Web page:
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MayDay Group Colloquium 33: International Music Education Conference

MayDay Group Colloquium 33: An International Music Education Conference

June 8 – 11, 2022

School of Creative Arts, University of Windsor

 

The MayDay Group (MDG) functions as an international think tank of music educators that aims to identify, critique, and change taken-for-granted patterns of professional activity, polemical approaches to method and philosophy, and educational politics and public pressures that threaten effective practice and critical communication in music education. The MayDay Group holds annual colloquia based on the group's Action Ideals aimed at furthering critical thought in the music education profession. Annual colloquia explore and interrogate a given MDG Action Ideal; each year, the MayDay Group selects a different higher education institution from across the globe to host this prestigious conference. MDG members include musicians, music educators, social and cultural theorists from over 25 countries. This year they have selected the University of Windsor's School of Creative Arts because of the reputation of our music education program as a site for critical pedagogy; conference dates are June 8-11, 2022. 

This year's Colloquium aims are twofold:

1) Presenters are to interrogate the implications that the MDG Action Ideal on Technology and Digital Media has for music teaching and learning, and

2) presenters will also engage with the event's theme/call, entitled Social Media for Good or Evil in Music Learning and Teaching. As research on the impact of social media is relatively new in music education, discussions will contribute to the creation and mobilization of emerging knowledge within the field; during Colloquium 33, participating music scholars and educators will co-construct and share new understandings of how digital technology and communication both challenge and offer new possibilities for music education.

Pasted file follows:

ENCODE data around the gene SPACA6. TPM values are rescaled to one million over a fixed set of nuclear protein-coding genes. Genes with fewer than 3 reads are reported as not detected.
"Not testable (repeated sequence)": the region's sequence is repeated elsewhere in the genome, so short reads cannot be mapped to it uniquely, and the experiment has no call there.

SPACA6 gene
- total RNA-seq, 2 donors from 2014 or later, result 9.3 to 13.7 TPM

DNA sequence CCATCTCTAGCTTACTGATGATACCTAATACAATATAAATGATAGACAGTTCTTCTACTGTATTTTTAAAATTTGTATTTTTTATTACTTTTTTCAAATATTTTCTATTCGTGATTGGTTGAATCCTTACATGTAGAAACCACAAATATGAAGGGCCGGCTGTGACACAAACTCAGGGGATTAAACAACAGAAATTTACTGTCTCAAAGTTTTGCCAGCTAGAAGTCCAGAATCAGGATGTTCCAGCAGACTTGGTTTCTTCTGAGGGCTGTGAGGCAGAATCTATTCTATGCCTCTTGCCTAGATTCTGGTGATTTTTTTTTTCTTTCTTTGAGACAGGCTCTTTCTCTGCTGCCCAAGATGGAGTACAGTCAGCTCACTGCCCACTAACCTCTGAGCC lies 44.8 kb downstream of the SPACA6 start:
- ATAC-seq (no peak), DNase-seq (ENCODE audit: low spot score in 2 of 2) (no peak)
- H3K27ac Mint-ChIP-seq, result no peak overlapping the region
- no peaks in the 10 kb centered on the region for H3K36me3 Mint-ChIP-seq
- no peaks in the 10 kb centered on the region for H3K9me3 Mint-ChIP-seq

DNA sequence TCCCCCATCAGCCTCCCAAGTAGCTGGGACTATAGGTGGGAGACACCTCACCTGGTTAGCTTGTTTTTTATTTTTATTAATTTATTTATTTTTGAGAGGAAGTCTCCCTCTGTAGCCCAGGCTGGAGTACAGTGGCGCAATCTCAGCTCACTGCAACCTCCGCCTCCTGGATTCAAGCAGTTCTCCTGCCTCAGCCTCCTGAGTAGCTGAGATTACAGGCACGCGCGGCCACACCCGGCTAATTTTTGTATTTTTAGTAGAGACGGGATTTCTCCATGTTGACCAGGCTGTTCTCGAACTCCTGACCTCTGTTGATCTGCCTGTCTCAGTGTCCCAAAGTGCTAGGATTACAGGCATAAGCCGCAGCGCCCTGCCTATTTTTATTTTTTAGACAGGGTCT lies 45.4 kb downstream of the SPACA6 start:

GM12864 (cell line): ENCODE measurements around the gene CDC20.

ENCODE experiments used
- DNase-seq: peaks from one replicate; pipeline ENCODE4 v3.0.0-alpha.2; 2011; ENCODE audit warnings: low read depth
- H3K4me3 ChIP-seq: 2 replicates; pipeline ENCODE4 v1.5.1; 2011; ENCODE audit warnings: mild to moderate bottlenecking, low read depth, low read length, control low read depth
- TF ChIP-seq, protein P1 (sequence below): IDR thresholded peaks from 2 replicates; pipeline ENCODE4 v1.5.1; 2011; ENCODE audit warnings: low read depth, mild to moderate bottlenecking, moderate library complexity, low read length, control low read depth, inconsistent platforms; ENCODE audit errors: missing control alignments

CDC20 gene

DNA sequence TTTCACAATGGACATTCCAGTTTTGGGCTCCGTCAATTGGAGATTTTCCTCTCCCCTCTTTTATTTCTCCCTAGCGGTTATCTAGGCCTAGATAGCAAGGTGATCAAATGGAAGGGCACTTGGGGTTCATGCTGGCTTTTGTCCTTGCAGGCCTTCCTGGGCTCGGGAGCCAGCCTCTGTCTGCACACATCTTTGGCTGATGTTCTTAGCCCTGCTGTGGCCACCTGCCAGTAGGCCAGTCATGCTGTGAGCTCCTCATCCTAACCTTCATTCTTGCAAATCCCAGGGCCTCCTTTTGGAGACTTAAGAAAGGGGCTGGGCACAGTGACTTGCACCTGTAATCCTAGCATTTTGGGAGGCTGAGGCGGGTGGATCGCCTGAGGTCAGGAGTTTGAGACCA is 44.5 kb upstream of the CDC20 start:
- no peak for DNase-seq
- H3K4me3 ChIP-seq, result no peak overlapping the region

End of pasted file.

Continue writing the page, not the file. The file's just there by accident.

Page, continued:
After 22 months in COVID isolation, scholars and educators are ready to connect in-person and to critically reflect on what they have been learning -- and still need to learn -- about how humans and technologies interact in music learning and teaching.

Spoken papers are 30 minutes long followed by 15 minutes of facilitated discussion. Questions guiding this year's Colloquium include but are not limited to:

1) How do social media, and social network sites enable and support music learning in diverse contexts? And the converse -- what underlying structures inhibit or negatively affect the same?

2) How meaningful is the notion of participatory culture for thinking about social media and music learning?

3) How are issues such as communication, mass self-communication, power, democracy, and identity negotiated in a networked society and what are the implications for music learning and making?

4) How does the business of social media support or exploit the ways in which musicians learn and interact?

5) What is the role of digital labour and creation of social media's value in music learning and production?

Participants and participant-researchers include tenured and nontenured academics, graduate students, undergraduate students, and members of the public. Based on past colloquia, we anticipate 75-100 participants and participant-presenters.

 

 

Updated: Jan. 14, 2022